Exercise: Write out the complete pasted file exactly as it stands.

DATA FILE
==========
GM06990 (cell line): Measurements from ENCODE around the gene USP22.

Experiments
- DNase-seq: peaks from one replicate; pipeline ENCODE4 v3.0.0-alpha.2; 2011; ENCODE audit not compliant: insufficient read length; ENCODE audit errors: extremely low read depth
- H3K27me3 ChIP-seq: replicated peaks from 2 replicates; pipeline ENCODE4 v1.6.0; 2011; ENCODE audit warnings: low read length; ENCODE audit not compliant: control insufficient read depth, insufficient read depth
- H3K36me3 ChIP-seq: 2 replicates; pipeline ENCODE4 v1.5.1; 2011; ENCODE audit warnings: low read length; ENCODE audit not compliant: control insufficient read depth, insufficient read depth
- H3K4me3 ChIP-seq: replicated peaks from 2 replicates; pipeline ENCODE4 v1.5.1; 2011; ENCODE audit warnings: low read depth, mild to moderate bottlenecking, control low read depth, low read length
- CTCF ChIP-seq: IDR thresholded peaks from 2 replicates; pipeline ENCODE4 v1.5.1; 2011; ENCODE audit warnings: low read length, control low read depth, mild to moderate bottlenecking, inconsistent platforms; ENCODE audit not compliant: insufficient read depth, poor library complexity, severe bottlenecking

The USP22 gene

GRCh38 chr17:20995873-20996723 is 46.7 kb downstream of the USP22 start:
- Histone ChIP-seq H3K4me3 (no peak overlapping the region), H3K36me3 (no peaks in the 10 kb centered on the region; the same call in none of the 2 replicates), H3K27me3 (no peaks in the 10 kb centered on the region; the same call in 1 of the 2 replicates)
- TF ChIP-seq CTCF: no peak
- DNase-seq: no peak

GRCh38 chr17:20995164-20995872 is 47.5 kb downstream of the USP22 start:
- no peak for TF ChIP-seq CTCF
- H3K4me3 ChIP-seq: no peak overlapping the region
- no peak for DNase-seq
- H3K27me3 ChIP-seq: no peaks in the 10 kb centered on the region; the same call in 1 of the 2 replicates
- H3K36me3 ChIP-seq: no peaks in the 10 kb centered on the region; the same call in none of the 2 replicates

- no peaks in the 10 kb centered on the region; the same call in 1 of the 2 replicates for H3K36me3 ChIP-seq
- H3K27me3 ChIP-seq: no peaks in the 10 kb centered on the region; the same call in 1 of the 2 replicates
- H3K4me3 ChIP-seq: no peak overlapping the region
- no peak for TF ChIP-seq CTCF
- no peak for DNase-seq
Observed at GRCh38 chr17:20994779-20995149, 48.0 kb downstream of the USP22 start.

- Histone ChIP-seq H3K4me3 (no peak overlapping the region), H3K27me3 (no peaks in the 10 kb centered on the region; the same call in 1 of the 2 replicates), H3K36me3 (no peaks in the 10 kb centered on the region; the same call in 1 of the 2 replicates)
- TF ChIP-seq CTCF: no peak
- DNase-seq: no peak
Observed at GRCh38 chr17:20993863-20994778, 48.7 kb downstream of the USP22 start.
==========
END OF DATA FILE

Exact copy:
GM06990 (cell line): Measurements from ENCODE around the gene USP22.

Experiments
- DNase-seq: peaks from one replicate; pipeline ENCODE4 v3.0.0-alpha.2; 2011; ENCODE audit not compliant: insufficient read length; ENCODE audit errors: extremely low read depth
- H3K27me3 ChIP-seq: replicated peaks from 2 replicates; pipeline ENCODE4 v1.6.0; 2011; ENCODE audit warnings: low read length; ENCODE audit not compliant: control insufficient read depth, insufficient read depth
- H3K36me3 ChIP-seq: 2 replicates; pipeline ENCODE4 v1.5.1; 2011; ENCODE audit warnings: low read length; ENCODE audit not compliant: control insufficient read depth, insufficient read depth
- H3K4me3 ChIP-seq: replicated peaks from 2 replicates; pipeline ENCODE4 v1.5.1; 2011; ENCODE audit warnings: low read depth, mild to moderate bottlenecking, control low read depth, low read length
- CTCF ChIP-seq: IDR thresholded peaks from 2 replicates; pipeline ENCODE4 v1.5.1; 2011; ENCODE audit warnings: low read length, control low read depth, mild to moderate bottlenecking, inconsistent platforms; ENCODE audit not compliant: insufficient read depth, poor library complexity, severe bottlenecking

The USP22 gene

GRCh38 chr17:20995873-20996723 is 46.7 kb downstream of the USP22 start:
- Histone ChIP-seq H3K4me3 (no peak overlapping the region), H3K36me3 (no peaks in the 10 kb centered on the region; the same call in none of the 2 replicates), H3K27me3 (no peaks in the 10 kb centered on the region; the same call in 1 of the 2 replicates)
- TF ChIP-seq CTCF: no peak
- DNase-seq: no peak

GRCh38 chr17:20995164-20995872 is 47.5 kb downstream of the USP22 start:
- no peak for TF ChIP-seq CTCF
- H3K4me3 ChIP-seq: no peak overlapping the region
- no peak for DNase-seq
- H3K27me3 ChIP-seq: no peaks in the 10 kb centered on the region; the same call in 1 of the 2 replicates
- H3K36me3 ChIP-seq: no peaks in the 10 kb centered on the region; the same call in none of the 2 replicates

- no peaks in the 10 kb centered on the region; the same call in 1 of the 2 replicates for H3K36me3 ChIP-seq
- H3K27me3 ChIP-seq: no peaks in the 10 kb centered on the region; the same call in 1 of the 2 replicates
- H3K4me3 ChIP-seq: no peak overlapping the region
- no peak for TF ChIP-seq CTCF
- no peak for DNase-seq
Observed at GRCh38 chr17:20994779-20995149, 48.0 kb downstream of the USP22 start.

- Histone ChIP-seq H3K4me3 (no peak overlapping the region), H3K27me3 (no peaks in the 10 kb centered on the region; the same call in 1 of the 2 replicates), H3K36me3 (no peaks in the 10 kb centered on the region; the same call in 1 of the 2 replicates)
- TF ChIP-seq CTCF: no peak
- DNase-seq: no peak
Observed at GRCh38 chr17:20993863-20994778, 48.7 kb downstream of the USP22 start.